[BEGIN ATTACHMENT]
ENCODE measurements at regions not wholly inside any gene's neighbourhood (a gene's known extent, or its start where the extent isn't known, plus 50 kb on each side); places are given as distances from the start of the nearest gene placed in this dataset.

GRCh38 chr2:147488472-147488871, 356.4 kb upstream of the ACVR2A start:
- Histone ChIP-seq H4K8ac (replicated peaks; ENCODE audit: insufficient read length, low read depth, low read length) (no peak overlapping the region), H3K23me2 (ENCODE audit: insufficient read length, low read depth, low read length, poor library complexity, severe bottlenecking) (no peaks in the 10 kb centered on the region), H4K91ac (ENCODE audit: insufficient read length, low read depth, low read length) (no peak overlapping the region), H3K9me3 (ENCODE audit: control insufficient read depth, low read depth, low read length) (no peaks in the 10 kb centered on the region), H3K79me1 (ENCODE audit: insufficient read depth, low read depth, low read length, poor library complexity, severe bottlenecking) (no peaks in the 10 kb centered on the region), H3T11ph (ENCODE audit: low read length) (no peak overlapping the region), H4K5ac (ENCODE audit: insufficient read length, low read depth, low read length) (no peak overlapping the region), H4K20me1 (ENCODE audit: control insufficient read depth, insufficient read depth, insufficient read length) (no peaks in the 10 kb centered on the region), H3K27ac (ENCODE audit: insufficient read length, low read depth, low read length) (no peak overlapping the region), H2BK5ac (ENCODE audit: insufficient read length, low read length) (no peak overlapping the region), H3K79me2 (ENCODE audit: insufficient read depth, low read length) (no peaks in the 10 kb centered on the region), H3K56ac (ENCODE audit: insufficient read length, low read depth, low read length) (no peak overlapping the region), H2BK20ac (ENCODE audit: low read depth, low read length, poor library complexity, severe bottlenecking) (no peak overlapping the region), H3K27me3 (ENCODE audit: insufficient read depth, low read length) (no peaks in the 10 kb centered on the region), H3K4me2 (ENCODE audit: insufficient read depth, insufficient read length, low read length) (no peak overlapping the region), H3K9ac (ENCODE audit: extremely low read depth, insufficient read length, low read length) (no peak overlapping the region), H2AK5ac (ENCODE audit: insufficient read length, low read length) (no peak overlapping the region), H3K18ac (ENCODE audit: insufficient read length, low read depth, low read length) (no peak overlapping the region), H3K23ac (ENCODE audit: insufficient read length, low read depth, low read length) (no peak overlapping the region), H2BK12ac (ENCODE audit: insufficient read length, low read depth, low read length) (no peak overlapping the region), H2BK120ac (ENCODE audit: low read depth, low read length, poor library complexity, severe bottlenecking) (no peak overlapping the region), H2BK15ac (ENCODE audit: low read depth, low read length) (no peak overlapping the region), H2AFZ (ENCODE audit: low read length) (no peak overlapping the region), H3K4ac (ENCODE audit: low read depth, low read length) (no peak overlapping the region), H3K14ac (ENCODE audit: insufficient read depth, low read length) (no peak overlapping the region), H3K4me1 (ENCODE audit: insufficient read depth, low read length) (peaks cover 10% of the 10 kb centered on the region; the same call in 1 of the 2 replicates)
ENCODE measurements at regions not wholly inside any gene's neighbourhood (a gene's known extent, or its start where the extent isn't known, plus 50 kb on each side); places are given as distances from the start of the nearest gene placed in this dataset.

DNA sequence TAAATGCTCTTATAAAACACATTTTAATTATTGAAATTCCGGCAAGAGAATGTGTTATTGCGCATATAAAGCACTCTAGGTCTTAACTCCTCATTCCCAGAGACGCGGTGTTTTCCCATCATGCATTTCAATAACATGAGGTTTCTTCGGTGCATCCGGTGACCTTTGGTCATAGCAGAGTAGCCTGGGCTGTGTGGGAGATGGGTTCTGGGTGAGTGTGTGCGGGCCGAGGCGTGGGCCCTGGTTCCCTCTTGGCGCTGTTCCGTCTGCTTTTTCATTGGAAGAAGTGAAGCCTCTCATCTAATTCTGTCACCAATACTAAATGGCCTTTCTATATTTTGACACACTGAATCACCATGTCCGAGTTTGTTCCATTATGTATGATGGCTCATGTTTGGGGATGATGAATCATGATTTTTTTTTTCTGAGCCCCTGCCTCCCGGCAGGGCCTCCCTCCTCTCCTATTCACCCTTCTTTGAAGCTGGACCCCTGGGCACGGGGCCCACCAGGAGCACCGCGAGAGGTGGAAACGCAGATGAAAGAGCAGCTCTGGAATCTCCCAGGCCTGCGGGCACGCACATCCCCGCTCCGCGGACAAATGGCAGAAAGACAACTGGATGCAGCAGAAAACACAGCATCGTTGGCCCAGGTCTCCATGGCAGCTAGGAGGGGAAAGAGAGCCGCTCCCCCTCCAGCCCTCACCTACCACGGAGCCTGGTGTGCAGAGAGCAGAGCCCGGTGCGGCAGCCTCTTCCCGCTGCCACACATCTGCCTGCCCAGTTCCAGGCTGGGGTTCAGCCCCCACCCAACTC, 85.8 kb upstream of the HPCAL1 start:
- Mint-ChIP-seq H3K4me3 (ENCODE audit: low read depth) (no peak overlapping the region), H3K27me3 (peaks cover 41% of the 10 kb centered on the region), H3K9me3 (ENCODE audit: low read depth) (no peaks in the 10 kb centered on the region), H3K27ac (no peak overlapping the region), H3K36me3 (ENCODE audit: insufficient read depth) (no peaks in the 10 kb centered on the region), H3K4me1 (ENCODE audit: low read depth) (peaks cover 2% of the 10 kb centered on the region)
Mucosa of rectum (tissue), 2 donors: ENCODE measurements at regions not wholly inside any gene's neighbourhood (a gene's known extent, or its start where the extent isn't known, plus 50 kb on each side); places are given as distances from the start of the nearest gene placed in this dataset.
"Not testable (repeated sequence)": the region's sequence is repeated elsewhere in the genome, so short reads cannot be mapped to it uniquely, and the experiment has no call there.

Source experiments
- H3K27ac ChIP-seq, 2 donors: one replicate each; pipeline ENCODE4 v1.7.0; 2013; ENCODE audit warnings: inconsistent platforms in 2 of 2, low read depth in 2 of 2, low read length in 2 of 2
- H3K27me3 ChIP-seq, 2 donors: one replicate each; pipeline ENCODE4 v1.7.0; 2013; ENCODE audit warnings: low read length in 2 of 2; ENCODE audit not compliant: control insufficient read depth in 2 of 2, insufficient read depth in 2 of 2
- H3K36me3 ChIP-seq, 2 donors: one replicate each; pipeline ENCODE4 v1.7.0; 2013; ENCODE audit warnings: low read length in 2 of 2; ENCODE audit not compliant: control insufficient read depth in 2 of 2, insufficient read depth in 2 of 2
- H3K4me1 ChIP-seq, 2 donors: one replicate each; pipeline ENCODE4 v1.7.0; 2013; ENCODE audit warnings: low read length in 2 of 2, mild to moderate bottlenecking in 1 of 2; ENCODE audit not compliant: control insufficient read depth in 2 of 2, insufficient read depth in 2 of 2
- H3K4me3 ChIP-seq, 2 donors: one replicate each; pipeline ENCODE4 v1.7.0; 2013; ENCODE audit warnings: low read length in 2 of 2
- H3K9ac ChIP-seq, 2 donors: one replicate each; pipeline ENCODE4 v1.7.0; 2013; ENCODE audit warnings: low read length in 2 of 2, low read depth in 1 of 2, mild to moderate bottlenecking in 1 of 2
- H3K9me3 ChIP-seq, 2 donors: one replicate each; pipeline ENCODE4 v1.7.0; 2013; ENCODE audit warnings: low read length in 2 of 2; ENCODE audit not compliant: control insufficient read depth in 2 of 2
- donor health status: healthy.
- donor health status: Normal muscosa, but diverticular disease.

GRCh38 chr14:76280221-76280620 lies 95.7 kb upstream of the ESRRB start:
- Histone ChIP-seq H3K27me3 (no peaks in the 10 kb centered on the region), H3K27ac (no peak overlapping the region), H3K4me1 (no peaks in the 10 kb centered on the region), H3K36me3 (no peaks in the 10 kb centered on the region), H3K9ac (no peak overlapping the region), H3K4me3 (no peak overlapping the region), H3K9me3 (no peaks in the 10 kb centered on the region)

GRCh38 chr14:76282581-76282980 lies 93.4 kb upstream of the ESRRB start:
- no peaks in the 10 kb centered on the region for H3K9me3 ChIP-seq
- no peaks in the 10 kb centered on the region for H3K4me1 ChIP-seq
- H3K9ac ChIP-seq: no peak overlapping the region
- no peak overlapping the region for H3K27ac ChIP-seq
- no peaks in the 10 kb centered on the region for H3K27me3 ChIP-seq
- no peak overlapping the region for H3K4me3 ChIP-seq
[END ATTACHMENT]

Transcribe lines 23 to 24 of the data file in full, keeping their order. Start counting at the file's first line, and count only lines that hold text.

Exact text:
- no peaks in the 10 kb centered on the region for H3K4me1 ChIP-seq
- H3K9ac ChIP-seq: no peak overlapping the region